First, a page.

“Defamation is for rich people,” read a comment I recently saw on a website. It may be true, but then, in strata, the threat of legal action is brandished as readily as a broadsword on Game of Thrones, by rich and poor alike.
When it comes to accusing people, and hoping they don’t challenge us to prove our allegations, politicians get to hide behind parliamentary privilege.
The “qualified privilege” enjoyed by strata committees is much less watertight and allegations of the crimes and misdemeanours of our neighbours are potentially just as damaging to their reputations among their peers.
Having observed a couple of strata defamation cases, I can say that, regardless of the outcome, the emotional and financial damage to both parties can be devastating.
So what is defamation? Defamation law is different in every state and territory (despite ongoing efforts to standardise them). Add that to the Mixmaster of different strata laws and it would be unwise to speak in anything other than broad generalities.
However, the Victorian Law Handbook is as good a starting point as any, and it defines defamation thus: “A person whose reputation has been attacked can sue for defamation if damaging material that identifies them was published.”
Two key words in there are “identifies” and “published”. You don’t have to name people to identify them – just provide enough information so that enough people know who you’re talking about.
As for “published”, a comment in minutes, on a notice board or in social media certainly qualifies.
Does that mean you can’t ever criticise anyone for anything? No, because generally speaking, in strata the owners corporation’s (body corporate’s) responsibility to keep owners informed over-rides individuals’ rights to privacy or unbesmirched character.
And, there are defences such as truth, qualified privilege or fair comment.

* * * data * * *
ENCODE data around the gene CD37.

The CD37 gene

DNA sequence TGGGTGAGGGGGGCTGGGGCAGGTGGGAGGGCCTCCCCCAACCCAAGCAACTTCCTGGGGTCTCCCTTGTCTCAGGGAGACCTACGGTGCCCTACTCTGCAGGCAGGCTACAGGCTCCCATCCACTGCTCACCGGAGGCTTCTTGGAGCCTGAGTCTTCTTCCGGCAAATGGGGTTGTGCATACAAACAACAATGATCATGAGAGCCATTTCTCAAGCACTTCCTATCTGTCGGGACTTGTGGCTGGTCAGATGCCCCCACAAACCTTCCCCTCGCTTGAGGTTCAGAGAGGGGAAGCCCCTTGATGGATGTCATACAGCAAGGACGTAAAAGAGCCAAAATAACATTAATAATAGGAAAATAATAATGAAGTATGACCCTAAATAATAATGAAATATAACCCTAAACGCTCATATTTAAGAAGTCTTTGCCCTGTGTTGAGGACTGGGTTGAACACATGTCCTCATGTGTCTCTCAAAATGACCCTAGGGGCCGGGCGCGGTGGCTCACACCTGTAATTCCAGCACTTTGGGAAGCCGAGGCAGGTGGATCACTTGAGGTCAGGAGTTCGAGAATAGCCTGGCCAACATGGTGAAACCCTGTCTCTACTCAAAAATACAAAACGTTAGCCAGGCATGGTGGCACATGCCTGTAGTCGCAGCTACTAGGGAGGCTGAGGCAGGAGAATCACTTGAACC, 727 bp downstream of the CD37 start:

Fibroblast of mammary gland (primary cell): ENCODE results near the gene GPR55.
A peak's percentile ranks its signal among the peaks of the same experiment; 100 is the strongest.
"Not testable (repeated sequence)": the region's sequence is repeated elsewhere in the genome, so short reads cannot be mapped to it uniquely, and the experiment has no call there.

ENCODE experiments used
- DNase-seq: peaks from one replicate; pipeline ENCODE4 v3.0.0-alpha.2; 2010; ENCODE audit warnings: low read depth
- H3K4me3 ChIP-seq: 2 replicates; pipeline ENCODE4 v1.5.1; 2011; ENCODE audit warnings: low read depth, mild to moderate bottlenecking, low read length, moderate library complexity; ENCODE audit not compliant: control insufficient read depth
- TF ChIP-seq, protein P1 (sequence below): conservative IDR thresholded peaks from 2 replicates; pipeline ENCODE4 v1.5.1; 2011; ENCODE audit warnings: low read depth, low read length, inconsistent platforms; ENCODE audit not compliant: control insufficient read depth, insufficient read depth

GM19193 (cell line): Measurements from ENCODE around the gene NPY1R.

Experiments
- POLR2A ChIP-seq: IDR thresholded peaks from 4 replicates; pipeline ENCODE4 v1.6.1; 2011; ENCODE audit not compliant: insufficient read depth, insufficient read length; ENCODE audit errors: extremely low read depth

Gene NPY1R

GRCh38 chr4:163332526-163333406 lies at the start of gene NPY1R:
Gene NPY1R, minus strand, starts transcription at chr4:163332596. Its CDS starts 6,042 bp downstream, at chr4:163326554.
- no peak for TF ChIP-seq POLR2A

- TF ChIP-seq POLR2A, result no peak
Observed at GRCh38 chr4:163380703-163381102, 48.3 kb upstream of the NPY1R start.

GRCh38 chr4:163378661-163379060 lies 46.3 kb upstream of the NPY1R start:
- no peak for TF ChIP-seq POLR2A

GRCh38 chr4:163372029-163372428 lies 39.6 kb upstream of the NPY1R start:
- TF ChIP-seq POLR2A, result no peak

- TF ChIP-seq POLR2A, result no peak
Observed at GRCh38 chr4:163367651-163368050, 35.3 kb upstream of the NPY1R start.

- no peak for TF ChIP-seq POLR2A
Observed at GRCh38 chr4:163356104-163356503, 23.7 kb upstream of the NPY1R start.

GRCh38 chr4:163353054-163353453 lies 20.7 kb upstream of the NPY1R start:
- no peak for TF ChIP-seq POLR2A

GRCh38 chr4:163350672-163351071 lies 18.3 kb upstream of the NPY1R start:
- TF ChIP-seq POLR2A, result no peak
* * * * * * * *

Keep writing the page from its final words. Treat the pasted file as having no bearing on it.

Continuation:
The “naming and shaming” of owners who are behind in their levies is generally accepted because it’s covered by the other owners being entitled to know why their funds are a bit short.
However, making that information available to the general public or using as a basis for claims about an owner’s honesty or financial status is a very different matter.
Informing owners, via the minutes, that the residents of a specific flat have been issued with a breach notice regarding the noise from their unit is arguably an important part of the enforcement procedure.
But this “qualified privilege” evaporates when allegations are untruthful or malicious. If you say the noisy resident was handing out party drugs, you’d better have video footage or witnesses to back this up.
If a resident has had a long-running feud with the committee, describing them as a “known troublemaker” could be interpreted as malicious.
Criticism is not necessarily defamatory. Saying a neighbour’s brightly coloured blinds are unsightly probably comes under “fair comment”. Saying the neighbour has no taste or concern for their neighbours probably isn’t.
Threats of defamation claims are over-used in strata and they’re issued much more often that they are pursued. So tone down the vitriol but don’t be too frightened to speak out.
Many strata insurance firms specifically exclude defence against defamation action from their policies – not because they are prevalent, but because they can be eye-wateringly expensive when they do occur.
By the way, committee members “naming and blaming” owners with whom they disagree, often with the effect, unintended or otherwise, of discouraging discussion or dissent, is a whole other issue.
Fortunately, it has a very simple and inexpensive solution: vote them out the first chance you get.
A version of this column first appeared in the Australian Financial Review.